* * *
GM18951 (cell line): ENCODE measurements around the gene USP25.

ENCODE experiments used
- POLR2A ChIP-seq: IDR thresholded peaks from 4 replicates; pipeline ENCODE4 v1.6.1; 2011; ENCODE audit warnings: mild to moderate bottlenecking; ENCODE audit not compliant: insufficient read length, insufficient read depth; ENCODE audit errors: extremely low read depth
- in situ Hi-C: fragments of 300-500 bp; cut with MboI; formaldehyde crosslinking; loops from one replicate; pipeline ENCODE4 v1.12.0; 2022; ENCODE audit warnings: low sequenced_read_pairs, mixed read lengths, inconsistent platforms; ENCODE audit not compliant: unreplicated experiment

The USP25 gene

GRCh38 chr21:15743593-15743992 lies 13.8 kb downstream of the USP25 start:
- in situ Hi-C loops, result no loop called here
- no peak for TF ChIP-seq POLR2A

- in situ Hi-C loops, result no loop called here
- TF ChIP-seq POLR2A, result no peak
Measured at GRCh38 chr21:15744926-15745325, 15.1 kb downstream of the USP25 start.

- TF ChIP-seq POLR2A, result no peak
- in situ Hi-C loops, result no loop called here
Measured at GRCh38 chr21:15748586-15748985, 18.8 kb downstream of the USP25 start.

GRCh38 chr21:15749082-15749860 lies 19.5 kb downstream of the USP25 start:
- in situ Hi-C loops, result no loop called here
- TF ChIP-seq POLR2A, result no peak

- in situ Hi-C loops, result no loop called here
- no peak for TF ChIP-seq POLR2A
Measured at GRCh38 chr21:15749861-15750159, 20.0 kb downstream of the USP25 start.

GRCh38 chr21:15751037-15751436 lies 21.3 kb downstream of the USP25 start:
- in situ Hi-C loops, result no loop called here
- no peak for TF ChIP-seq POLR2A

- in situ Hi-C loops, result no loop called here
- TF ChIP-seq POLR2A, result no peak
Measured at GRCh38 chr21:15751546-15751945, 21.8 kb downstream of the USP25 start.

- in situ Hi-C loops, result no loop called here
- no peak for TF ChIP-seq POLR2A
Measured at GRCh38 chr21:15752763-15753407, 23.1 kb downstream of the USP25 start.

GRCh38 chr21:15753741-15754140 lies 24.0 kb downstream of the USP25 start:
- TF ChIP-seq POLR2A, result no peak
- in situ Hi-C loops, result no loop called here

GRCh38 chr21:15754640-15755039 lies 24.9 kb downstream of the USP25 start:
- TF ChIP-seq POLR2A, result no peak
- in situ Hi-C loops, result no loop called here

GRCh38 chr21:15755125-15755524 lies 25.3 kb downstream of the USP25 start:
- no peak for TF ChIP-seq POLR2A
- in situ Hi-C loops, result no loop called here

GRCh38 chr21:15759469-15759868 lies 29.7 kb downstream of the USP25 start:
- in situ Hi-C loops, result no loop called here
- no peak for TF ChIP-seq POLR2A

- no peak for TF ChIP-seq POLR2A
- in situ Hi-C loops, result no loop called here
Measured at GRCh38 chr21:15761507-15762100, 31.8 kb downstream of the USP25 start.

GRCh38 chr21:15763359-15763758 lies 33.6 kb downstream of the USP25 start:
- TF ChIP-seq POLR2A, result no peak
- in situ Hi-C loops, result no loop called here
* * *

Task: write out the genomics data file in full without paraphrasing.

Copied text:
GM18951 (cell line): ENCODE measurements around the gene USP25.

ENCODE experiments used
- POLR2A ChIP-seq: IDR thresholded peaks from 4 replicates; pipeline ENCODE4 v1.6.1; 2011; ENCODE audit warnings: mild to moderate bottlenecking; ENCODE audit not compliant: insufficient read length, insufficient read depth; ENCODE audit errors: extremely low read depth
- in situ Hi-C: fragments of 300-500 bp; cut with MboI; formaldehyde crosslinking; loops from one replicate; pipeline ENCODE4 v1.12.0; 2022; ENCODE audit warnings: low sequenced_read_pairs, mixed read lengths, inconsistent platforms; ENCODE audit not compliant: unreplicated experiment

The USP25 gene

GRCh38 chr21:15743593-15743992 lies 13.8 kb downstream of the USP25 start:
- in situ Hi-C loops, result no loop called here
- no peak for TF ChIP-seq POLR2A

- in situ Hi-C loops, result no loop called here
- TF ChIP-seq POLR2A, result no peak
Measured at GRCh38 chr21:15744926-15745325, 15.1 kb downstream of the USP25 start.

- TF ChIP-seq POLR2A, result no peak
- in situ Hi-C loops, result no loop called here
Measured at GRCh38 chr21:15748586-15748985, 18.8 kb downstream of the USP25 start.

GRCh38 chr21:15749082-15749860 lies 19.5 kb downstream of the USP25 start:
- in situ Hi-C loops, result no loop called here
- TF ChIP-seq POLR2A, result no peak

- in situ Hi-C loops, result no loop called here
- no peak for TF ChIP-seq POLR2A
Measured at GRCh38 chr21:15749861-15750159, 20.0 kb downstream of the USP25 start.

GRCh38 chr21:15751037-15751436 lies 21.3 kb downstream of the USP25 start:
- in situ Hi-C loops, result no loop called here
- no peak for TF ChIP-seq POLR2A

- in situ Hi-C loops, result no loop called here
- TF ChIP-seq POLR2A, result no peak
Measured at GRCh38 chr21:15751546-15751945, 21.8 kb downstream of the USP25 start.

- in situ Hi-C loops, result no loop called here
- no peak for TF ChIP-seq POLR2A
Measured at GRCh38 chr21:15752763-15753407, 23.1 kb downstream of the USP25 start.

GRCh38 chr21:15753741-15754140 lies 24.0 kb downstream of the USP25 start:
- TF ChIP-seq POLR2A, result no peak
- in situ Hi-C loops, result no loop called here

GRCh38 chr21:15754640-15755039 lies 24.9 kb downstream of the USP25 start:
- TF ChIP-seq POLR2A, result no peak
- in situ Hi-C loops, result no loop called here

GRCh38 chr21:15755125-15755524 lies 25.3 kb downstream of the USP25 start:
- no peak for TF ChIP-seq POLR2A
- in situ Hi-C loops, result no loop called here

GRCh38 chr21:15759469-15759868 lies 29.7 kb downstream of the USP25 start:
- in situ Hi-C loops, result no loop called here
- no peak for TF ChIP-seq POLR2A

- no peak for TF ChIP-seq POLR2A
- in situ Hi-C loops, result no loop called here
Measured at GRCh38 chr21:15761507-15762100, 31.8 kb downstream of the USP25 start.

GRCh38 chr21:15763359-15763758 lies 33.6 kb downstream of the USP25 start:
- TF ChIP-seq POLR2A, result no peak
- in situ Hi-C loops, result no loop called here